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In An Introduction to Category Theory, exercise 1.3.6(b), Simmons writes,

Consider any pair of Pos-arrows... Show that if arrow f is inverse of arrow g, then, f(g(f)) = f && g(f(g)) = g and hence g(f) is a closure operation on A and f(g) is a co-closure operation on B.

The solution my study group got was,

Idendity of S =< f(g) && g(f) =< Identity of T
f =< f(g(f)) &&  g(f(g)) =< g
therefore f = f(g(f))

which looks like an inverse, but not quite. Is this what Simmons means by closure? Any suggestions welcome.

(I apologize that I don't know how to write tex; editors please clean up my presentation. Thanks to all in advance for the clarifications.)

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what is the relationship between the A,B in the text and the S,T in the formulas? –  magma Jul 6 '12 at 13:58
I think the Wikipedia article mentioned by @QiaochuYuan answers the question. A closure of X gives you the smallest set containing X. So, g(f) gives us the smallest set containing a select element of A, and f(g) gives us the smallest set containing a select element of B. They're both closures, and more to the point, they're adjoints in the category. –  haiqus Jul 6 '12 at 22:11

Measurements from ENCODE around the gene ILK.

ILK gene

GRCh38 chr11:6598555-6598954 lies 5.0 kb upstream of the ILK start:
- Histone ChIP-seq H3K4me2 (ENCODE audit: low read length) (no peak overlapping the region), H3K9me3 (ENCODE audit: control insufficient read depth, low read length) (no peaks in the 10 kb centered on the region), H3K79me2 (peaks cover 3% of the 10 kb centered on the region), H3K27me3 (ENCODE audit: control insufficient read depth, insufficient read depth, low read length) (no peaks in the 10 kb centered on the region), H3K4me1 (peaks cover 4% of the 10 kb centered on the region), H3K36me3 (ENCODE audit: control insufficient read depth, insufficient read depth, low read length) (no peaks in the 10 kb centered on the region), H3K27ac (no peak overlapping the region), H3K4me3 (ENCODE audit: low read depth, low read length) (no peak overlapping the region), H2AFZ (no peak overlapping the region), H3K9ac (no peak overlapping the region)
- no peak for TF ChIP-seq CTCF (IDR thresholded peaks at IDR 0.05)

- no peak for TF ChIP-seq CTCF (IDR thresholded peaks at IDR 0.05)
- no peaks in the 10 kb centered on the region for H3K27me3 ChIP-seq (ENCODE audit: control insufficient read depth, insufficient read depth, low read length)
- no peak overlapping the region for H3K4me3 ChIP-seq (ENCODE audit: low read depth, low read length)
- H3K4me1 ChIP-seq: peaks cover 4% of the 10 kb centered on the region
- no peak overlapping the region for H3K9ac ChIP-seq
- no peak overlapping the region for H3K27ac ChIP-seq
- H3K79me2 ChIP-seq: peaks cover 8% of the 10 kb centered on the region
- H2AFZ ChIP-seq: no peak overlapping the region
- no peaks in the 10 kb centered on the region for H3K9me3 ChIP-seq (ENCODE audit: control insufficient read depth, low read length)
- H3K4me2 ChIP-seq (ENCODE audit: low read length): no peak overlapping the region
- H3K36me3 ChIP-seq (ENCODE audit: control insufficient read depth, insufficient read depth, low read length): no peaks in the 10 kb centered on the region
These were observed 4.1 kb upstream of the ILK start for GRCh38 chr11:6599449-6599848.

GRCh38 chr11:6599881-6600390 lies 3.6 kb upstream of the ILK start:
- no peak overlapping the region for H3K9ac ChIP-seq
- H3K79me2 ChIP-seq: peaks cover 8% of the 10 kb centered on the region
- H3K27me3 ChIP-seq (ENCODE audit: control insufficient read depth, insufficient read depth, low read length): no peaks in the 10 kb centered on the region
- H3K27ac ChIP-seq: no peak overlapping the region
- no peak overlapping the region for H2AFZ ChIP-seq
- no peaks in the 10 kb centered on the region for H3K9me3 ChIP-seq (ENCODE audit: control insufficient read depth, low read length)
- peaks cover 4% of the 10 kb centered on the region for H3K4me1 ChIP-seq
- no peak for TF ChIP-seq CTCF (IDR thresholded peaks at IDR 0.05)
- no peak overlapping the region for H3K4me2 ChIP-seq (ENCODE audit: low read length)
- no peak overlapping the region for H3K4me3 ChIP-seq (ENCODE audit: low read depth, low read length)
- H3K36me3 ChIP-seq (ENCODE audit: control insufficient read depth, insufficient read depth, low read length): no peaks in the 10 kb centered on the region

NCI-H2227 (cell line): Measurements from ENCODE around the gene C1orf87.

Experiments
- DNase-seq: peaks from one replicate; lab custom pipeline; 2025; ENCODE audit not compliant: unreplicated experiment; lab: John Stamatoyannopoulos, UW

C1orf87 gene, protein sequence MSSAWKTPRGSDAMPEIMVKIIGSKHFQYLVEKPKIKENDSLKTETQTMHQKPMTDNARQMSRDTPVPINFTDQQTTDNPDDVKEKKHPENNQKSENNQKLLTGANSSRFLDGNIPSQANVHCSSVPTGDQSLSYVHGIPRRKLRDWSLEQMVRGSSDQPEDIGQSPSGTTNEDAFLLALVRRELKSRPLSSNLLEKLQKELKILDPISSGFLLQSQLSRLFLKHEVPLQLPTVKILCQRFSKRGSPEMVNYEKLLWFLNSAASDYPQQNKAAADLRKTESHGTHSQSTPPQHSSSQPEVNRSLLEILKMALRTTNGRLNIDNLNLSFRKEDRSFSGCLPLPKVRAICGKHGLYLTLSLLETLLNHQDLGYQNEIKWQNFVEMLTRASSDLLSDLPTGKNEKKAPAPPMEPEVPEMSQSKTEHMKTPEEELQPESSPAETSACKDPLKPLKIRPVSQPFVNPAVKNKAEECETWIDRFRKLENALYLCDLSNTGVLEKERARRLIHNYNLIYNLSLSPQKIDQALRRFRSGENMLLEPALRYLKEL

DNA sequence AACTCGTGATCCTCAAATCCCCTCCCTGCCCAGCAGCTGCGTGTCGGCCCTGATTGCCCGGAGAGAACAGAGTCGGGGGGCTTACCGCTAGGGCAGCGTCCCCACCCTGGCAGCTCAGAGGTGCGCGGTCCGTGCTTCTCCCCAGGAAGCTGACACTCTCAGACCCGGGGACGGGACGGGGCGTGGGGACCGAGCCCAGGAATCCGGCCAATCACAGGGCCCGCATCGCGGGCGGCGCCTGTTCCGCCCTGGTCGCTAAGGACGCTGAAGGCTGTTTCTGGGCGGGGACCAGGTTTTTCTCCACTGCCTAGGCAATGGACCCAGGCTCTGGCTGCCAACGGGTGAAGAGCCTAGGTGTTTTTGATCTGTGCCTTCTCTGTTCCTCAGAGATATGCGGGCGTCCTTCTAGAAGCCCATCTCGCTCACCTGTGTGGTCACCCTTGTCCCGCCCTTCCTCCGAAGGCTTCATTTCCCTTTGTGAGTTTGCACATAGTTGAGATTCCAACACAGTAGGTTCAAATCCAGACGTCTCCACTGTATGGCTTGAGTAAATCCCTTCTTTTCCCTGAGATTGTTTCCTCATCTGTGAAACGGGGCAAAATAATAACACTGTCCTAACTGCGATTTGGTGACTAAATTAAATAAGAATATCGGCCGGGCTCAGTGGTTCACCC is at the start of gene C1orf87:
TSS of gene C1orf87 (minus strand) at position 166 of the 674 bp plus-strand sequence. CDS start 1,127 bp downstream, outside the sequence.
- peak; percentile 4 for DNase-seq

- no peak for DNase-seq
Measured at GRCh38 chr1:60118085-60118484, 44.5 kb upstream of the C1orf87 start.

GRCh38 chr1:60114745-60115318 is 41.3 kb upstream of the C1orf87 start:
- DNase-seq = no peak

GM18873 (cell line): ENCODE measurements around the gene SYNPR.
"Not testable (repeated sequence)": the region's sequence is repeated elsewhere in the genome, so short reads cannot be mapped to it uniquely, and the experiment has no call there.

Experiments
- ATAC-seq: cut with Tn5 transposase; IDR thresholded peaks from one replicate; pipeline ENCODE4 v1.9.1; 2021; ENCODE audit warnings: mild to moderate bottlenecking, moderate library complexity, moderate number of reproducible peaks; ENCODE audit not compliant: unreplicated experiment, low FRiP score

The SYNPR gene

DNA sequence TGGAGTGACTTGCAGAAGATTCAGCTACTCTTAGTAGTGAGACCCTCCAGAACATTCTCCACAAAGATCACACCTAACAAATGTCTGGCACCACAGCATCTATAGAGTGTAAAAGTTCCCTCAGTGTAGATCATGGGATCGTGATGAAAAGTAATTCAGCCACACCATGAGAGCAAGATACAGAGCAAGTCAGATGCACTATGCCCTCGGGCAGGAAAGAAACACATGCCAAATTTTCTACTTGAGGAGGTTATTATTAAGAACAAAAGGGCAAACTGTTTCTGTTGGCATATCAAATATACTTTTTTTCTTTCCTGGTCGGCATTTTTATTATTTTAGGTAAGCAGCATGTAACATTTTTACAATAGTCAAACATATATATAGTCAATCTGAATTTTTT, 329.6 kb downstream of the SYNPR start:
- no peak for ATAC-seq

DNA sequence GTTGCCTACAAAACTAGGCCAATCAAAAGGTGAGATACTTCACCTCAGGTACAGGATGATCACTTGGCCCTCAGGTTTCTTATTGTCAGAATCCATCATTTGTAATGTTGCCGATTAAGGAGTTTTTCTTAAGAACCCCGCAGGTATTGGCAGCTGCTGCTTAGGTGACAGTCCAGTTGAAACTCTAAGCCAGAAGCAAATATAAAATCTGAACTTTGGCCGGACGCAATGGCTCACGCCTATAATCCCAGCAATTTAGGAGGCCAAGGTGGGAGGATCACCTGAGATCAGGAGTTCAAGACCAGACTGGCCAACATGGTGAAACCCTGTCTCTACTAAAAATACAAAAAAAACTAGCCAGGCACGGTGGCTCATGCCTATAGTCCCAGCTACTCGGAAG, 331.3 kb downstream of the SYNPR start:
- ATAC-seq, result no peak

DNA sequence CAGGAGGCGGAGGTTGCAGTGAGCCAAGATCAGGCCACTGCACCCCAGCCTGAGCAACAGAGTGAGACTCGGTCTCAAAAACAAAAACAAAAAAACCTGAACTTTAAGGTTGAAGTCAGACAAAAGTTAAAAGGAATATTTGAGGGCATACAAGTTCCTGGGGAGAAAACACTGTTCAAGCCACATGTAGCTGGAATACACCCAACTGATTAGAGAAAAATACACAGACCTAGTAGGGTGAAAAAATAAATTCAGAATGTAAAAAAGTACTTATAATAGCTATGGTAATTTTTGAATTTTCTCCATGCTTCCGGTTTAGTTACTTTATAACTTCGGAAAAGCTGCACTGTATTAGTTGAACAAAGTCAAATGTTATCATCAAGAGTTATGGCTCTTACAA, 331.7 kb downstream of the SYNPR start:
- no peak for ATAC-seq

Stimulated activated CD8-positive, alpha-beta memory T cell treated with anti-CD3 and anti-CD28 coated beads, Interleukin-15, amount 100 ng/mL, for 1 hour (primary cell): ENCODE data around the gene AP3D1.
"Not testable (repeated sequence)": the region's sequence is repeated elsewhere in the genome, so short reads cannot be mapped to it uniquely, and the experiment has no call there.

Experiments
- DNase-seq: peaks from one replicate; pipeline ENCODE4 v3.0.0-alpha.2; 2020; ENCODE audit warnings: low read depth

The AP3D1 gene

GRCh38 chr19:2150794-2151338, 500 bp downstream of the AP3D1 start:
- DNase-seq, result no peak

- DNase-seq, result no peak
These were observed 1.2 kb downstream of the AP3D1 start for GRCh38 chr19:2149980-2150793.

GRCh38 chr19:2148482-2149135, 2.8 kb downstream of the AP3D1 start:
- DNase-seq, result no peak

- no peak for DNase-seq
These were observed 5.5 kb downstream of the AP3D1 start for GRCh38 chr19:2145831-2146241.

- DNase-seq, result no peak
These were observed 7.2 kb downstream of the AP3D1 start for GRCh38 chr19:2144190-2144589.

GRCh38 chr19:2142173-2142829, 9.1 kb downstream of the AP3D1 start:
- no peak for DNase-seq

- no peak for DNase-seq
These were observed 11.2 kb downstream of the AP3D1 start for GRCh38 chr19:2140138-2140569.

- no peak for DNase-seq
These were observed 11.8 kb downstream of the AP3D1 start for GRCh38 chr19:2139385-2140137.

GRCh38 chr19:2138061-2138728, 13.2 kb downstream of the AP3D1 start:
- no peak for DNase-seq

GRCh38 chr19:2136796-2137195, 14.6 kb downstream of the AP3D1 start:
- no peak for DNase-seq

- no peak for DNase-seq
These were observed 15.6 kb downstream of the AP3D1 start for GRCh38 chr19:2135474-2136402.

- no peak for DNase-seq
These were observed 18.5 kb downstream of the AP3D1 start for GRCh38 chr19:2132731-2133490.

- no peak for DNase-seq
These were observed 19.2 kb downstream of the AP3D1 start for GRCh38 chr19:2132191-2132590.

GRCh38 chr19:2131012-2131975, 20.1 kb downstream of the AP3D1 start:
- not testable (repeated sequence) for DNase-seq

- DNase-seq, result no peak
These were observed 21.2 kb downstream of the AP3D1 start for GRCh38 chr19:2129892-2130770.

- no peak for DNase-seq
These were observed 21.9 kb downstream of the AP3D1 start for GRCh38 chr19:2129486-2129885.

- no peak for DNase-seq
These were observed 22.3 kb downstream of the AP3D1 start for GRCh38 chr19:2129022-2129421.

@haiqus: I believe that $A=S$ and $B=T$, this is a mistype in the textbook. Simmons means a closure operator on a poset, not a closure operator on a powerset. So, you can not say “the smallest set containing”. $f\circ g$ is not a closure. $(f\circ g)(t)$ gives the greatest open element which is less than $t$. Either I downloaded an old copy of the textbook or you copied the exercise incorrectly. –  beroal Jul 7 '12 at 17:26
Yes, I see now that $A=S$ and $B=T$. He write in my copy "$g \circ f$ is a closure operation on $A$ [sic]." Is that too a typo, or am I misunderstanding something more fundamental in this exercise? –  haiqus Jul 8 '12 at 18:27

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